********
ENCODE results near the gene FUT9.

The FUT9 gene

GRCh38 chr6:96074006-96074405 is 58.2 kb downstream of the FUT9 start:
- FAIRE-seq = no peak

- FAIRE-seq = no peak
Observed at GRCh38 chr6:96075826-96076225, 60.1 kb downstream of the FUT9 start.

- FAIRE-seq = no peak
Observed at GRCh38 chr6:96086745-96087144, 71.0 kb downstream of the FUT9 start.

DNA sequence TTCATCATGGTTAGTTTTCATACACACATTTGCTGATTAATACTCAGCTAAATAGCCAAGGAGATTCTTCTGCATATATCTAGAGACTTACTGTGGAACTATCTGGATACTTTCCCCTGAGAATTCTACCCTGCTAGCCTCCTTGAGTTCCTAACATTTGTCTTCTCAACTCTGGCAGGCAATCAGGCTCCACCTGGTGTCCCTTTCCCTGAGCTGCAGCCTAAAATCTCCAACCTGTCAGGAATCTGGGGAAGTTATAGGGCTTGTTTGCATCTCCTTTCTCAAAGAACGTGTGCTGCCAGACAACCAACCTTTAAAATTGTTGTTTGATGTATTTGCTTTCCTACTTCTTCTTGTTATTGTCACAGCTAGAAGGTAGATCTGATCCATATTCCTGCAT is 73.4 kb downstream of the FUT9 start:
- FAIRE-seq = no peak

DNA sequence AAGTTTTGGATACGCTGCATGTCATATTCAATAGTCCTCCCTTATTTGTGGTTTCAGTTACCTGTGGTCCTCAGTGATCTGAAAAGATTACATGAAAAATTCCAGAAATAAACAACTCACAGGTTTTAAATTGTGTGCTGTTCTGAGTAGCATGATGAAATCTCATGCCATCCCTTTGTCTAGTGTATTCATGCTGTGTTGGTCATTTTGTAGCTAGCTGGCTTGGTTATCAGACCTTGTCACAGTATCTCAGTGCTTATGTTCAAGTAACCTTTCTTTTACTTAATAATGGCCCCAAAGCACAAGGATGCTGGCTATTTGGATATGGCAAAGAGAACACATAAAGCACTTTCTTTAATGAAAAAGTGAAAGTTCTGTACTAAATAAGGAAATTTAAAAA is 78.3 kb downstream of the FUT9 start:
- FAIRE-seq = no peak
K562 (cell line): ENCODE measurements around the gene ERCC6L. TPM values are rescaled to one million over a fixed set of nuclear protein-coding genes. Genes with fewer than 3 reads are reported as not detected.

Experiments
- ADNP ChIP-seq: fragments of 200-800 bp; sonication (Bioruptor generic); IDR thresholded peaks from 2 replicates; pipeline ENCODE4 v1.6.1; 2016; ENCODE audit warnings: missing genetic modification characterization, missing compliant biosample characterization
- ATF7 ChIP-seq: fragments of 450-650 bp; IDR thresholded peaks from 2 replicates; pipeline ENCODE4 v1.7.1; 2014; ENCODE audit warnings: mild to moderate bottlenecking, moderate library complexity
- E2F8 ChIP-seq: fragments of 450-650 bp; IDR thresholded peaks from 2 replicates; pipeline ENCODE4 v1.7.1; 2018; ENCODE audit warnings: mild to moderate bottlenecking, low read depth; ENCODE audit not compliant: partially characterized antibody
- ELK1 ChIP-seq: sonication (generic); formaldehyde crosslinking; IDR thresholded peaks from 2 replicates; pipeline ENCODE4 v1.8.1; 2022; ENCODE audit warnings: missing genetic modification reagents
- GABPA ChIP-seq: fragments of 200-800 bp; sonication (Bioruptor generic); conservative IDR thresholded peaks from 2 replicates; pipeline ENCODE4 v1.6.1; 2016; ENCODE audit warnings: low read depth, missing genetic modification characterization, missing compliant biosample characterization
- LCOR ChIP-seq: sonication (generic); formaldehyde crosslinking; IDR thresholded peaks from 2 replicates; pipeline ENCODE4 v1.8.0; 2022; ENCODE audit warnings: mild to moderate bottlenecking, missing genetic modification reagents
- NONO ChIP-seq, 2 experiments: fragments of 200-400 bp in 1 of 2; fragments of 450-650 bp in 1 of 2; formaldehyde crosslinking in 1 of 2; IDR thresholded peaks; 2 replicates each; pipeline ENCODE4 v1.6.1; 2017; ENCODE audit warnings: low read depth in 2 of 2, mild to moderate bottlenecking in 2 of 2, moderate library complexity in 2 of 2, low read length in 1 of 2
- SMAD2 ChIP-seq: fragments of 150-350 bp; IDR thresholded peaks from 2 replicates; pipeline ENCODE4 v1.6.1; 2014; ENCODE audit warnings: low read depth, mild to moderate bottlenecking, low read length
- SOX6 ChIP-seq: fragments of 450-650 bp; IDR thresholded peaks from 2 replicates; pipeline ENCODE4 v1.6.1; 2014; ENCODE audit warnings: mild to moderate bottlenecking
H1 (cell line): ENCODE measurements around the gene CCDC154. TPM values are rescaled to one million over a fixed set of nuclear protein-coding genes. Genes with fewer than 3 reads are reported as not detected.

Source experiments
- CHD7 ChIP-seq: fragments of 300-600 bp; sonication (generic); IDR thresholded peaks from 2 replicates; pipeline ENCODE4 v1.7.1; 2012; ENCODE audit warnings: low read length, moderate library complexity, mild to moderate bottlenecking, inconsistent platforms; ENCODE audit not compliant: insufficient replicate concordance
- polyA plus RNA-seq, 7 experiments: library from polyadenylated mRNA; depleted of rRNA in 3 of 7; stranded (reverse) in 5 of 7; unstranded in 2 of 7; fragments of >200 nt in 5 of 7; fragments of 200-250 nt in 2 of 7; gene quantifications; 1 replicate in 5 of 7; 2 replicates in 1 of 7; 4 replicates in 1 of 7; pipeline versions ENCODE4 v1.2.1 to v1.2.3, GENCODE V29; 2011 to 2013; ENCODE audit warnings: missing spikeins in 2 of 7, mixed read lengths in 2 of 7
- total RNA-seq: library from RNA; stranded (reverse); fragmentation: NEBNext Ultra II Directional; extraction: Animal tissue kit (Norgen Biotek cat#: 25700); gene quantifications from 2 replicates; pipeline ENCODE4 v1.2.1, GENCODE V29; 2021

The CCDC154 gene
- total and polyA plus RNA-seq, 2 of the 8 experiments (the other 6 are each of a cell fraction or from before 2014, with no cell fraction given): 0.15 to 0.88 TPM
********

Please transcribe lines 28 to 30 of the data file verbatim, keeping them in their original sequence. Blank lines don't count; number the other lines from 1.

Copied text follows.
- total RNA-seq: library from RNA; stranded (reverse); fragmentation: NEBNext Ultra II Directional; extraction: Animal tissue kit (Norgen Biotek cat#: 25700); gene quantifications from 2 replicates; pipeline ENCODE4 v1.2.1, GENCODE V29; 2021

The CCDC154 gene
- total and polyA plus RNA-seq, 2 of the 8 experiments (the other 6 are each of a cell fraction or from before 2014, with no cell fraction given): 0.15 to 0.88 TPM